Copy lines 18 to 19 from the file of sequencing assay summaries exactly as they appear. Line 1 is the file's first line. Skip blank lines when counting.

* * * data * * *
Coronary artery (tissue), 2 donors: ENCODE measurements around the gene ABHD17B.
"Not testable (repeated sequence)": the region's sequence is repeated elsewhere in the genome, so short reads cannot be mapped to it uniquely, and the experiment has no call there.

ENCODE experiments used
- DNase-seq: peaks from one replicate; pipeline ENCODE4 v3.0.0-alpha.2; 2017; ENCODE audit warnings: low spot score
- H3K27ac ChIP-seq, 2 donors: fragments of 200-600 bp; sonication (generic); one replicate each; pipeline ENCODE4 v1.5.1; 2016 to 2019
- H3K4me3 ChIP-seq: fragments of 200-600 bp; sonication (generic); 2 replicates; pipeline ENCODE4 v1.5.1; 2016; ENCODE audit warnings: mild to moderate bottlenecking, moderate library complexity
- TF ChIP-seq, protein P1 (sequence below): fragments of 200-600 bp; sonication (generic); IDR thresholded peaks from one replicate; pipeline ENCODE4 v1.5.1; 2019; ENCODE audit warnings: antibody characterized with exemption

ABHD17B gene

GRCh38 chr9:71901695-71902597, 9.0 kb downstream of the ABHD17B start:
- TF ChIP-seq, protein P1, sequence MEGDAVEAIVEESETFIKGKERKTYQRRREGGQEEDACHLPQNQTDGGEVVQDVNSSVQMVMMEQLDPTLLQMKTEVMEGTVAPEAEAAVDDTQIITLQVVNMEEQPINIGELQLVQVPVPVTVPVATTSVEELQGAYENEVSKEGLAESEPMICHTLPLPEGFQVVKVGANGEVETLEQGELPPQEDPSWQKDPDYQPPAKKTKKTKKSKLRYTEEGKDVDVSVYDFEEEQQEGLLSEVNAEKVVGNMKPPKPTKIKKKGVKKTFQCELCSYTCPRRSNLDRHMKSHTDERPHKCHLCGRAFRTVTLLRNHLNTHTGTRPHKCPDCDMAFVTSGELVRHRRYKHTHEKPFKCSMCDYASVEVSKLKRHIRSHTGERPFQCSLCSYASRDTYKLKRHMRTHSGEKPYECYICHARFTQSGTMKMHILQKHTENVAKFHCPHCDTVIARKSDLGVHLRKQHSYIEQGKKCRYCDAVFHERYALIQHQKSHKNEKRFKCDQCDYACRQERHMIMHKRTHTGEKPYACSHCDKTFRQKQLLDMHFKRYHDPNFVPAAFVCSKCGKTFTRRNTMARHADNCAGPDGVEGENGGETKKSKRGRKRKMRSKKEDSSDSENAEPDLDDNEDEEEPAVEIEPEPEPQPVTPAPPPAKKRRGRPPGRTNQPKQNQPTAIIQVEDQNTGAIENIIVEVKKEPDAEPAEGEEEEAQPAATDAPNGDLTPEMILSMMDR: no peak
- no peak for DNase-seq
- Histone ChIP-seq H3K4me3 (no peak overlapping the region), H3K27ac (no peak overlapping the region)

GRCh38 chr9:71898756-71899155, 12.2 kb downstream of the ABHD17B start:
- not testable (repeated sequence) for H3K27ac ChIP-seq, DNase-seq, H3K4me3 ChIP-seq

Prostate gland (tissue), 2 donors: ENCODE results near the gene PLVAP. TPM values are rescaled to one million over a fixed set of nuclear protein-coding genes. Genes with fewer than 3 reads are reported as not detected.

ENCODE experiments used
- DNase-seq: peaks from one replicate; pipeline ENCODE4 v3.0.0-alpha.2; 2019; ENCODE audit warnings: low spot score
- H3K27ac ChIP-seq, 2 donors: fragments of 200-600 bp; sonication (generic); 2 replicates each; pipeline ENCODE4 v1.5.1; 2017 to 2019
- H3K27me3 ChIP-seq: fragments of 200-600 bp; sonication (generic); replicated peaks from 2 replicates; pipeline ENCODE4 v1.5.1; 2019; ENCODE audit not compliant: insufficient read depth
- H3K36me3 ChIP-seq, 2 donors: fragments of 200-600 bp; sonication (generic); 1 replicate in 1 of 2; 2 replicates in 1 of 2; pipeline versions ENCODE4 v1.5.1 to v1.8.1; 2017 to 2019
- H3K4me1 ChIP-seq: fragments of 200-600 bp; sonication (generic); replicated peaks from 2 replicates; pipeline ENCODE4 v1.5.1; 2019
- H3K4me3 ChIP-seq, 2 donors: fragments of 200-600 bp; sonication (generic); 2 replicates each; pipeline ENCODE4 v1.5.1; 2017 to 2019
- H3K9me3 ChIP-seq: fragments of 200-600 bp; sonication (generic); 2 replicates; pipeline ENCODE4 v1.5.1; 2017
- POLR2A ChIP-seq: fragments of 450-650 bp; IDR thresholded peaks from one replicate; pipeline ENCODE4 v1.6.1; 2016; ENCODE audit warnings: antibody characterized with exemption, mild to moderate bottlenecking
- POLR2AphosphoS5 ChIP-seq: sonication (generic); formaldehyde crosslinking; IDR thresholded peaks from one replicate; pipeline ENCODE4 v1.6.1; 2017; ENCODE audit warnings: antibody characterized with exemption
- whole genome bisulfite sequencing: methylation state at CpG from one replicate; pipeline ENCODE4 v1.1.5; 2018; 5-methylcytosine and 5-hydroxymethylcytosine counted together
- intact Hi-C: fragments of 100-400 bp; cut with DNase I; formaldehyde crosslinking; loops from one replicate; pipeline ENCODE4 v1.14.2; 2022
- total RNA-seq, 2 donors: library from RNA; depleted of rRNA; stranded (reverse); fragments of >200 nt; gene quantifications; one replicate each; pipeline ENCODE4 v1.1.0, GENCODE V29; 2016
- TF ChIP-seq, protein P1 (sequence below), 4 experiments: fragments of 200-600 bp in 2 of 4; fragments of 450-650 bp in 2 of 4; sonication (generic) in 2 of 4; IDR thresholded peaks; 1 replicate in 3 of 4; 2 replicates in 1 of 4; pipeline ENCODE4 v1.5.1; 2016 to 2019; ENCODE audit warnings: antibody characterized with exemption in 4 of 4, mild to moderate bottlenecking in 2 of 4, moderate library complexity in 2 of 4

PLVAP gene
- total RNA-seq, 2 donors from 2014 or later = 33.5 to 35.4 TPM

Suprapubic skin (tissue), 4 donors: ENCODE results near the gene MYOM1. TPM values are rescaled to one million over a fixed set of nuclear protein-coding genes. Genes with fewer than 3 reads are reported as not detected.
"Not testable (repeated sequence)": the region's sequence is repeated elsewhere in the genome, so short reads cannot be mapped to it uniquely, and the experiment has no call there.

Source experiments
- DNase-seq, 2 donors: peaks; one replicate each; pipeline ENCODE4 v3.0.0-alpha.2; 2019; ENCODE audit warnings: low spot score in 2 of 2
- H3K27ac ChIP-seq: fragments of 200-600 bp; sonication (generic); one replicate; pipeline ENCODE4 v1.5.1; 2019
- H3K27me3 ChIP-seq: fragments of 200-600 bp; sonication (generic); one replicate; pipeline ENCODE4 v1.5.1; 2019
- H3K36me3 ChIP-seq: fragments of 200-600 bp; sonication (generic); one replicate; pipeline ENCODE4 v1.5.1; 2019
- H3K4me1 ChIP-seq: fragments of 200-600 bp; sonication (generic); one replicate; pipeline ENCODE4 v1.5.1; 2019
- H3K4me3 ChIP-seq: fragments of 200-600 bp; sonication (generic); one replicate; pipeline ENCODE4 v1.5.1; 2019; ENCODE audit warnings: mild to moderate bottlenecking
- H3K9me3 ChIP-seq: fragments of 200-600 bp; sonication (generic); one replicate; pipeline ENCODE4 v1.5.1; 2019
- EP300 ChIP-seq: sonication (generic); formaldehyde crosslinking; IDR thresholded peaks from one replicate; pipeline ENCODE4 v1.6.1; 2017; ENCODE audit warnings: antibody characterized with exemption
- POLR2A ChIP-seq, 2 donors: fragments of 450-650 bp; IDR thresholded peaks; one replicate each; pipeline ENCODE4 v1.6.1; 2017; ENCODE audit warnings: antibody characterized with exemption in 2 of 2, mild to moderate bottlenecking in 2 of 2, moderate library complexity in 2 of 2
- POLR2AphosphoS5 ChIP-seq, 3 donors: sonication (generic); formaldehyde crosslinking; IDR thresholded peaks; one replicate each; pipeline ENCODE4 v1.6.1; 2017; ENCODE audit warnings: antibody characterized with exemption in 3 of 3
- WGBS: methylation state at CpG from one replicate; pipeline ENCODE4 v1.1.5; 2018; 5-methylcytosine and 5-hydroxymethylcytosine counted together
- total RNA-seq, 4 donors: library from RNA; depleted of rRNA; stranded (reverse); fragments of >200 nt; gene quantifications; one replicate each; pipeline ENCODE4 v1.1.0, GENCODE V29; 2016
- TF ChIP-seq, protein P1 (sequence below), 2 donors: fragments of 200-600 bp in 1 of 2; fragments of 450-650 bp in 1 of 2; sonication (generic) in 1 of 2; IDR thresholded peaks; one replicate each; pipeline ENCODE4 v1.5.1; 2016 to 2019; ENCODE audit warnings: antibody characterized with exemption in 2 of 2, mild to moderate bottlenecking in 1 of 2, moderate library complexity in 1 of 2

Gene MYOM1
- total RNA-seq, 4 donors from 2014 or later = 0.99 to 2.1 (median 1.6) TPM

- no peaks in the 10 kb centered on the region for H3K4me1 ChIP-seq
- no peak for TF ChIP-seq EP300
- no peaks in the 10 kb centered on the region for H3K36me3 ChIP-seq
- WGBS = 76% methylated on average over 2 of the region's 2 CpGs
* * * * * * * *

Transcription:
- H3K27ac ChIP-seq, 2 donors: fragments of 200-600 bp; sonication (generic); 2 replicates each; pipeline ENCODE4 v1.5.1; 2017 to 2019
- H3K27me3 ChIP-seq: fragments of 200-600 bp; sonication (generic); replicated peaks from 2 replicates; pipeline ENCODE4 v1.5.1; 2019; ENCODE audit not compliant: insufficient read depth